Locke on Identity

John Locke is an English philosopher best known for his idea of natural law. In his work An Essay concerning Human Understanding, he goes on to question the qualities that make up the things we observe. He begins by explaining his own definition of “identity” in respect to time, which he describes as “when we see anything to be in any place in any instant of time, we are sure (be it what it will) that it is that very thing, and not another” (329). Locke expresses here that when we see something (for instance an apple on the table), we are certain that it exists in front of our eyes and not in another place. To continue, he argues that “it follows, that one thing cannot have two beginnings of existence, nor two things one beginning; it being impossible for two things of the same kind to be or exist in the same instant, in the very same place, or one and the same thing in different places” (329). He expands on identity as a single object cannot be in the exact same place as a different object. From here, we can classify and figure out what exists at a certain place at a certain time.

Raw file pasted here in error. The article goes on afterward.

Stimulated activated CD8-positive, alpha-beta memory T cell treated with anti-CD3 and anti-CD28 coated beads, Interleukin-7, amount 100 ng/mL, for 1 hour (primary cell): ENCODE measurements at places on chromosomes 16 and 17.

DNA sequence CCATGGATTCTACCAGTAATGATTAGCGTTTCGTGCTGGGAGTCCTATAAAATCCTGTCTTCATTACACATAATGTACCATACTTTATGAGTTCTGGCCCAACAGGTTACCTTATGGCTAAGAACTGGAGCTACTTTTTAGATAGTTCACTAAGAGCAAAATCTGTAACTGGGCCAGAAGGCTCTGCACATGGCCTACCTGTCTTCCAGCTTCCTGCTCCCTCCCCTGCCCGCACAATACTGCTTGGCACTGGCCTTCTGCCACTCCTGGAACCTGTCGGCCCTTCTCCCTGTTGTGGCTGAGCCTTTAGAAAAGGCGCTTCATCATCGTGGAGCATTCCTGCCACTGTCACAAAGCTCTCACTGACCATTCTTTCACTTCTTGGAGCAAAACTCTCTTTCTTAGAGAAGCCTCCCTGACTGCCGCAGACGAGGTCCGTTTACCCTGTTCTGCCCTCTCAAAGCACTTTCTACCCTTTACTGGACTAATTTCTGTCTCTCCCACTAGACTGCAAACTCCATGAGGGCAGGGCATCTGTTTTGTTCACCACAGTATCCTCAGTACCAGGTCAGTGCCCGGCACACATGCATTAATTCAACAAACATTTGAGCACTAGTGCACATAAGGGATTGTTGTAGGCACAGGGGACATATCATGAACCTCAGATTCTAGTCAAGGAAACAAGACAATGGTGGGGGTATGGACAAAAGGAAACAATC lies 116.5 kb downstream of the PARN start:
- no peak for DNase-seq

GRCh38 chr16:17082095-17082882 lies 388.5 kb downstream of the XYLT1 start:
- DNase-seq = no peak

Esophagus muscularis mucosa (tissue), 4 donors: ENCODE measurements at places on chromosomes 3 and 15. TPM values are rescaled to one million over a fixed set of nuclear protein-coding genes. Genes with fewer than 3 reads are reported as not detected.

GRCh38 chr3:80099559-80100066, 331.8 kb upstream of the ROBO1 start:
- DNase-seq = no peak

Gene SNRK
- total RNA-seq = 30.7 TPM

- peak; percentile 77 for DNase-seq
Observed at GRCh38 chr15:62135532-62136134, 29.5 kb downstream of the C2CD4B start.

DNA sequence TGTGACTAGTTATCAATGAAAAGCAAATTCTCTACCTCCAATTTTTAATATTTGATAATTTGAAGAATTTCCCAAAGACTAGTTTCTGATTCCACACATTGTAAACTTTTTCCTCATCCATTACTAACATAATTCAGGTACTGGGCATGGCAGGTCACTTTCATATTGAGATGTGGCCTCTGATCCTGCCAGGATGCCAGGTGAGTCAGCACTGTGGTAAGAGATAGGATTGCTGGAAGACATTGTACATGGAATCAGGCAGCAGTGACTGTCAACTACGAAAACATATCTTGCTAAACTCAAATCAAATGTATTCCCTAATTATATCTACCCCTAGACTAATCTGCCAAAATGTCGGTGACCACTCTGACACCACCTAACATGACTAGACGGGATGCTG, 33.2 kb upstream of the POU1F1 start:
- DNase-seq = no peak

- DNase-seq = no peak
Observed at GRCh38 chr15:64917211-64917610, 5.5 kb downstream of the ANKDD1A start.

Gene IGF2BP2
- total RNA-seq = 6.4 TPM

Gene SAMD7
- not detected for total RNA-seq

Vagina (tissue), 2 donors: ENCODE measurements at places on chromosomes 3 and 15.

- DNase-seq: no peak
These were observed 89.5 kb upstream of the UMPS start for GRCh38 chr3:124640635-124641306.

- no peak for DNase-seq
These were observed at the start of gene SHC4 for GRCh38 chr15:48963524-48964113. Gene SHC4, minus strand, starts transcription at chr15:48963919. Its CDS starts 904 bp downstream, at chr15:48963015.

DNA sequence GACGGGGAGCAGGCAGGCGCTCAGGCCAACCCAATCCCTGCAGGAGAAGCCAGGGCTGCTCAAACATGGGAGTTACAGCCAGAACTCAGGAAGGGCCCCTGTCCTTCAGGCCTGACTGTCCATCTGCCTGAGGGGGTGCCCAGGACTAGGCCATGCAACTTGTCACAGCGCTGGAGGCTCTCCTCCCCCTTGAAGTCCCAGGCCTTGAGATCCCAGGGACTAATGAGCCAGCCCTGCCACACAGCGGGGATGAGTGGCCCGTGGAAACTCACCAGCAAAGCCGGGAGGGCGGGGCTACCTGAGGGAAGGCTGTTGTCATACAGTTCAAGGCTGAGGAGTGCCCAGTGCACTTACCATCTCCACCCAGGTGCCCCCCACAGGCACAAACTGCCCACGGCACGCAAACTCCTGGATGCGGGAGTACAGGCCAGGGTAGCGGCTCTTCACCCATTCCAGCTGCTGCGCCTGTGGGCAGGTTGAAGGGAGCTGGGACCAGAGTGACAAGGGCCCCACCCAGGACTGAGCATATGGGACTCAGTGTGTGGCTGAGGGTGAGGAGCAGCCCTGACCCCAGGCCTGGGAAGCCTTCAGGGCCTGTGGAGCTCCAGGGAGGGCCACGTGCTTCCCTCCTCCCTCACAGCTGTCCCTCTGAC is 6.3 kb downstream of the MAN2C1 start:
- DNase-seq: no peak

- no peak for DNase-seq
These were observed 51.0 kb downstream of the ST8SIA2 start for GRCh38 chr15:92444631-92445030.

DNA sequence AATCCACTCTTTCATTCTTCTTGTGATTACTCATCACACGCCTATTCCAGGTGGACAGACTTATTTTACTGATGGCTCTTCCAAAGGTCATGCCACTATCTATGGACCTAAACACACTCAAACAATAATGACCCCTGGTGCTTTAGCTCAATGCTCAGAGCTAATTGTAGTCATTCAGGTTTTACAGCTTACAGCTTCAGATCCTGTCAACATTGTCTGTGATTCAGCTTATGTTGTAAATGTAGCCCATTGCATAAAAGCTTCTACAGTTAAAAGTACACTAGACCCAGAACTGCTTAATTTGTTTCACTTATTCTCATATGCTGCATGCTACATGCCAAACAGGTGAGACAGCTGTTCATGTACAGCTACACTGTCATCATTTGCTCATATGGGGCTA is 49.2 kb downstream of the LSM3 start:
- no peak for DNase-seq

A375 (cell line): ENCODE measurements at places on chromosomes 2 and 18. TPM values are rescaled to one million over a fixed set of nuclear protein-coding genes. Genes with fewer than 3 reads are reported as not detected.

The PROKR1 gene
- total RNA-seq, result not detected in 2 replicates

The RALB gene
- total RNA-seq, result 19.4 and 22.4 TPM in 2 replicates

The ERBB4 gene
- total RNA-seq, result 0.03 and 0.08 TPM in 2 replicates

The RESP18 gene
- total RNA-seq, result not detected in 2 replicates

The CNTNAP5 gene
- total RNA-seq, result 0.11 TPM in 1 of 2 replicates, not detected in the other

Locke takes his thinking from small objects to the individual. His case for consciousness is intriguing because he presents our five senses as evidence for perception, even though our perception can be blurred. This is important to identity because even though our different senses are considered separate from each other, they combine to make up our body as a whole and thus form our identity.

Lastly, Locke asks an intriguing question about different states of consciousness. He declares, “But is not a man drunk and sober the same person? Why else is he punished for the fact he commits when drunk, though he be never afterwards conscious of it?” (344). This is interesting because while a man who is drunk and the same man while sober are in different states of consciousness, the sober man will have to endure the punishment that his drunk side committed. This could ask a question about how mental patients should be treated. Should split-personality persons face different punishments from persons who are consistently mentally ill?

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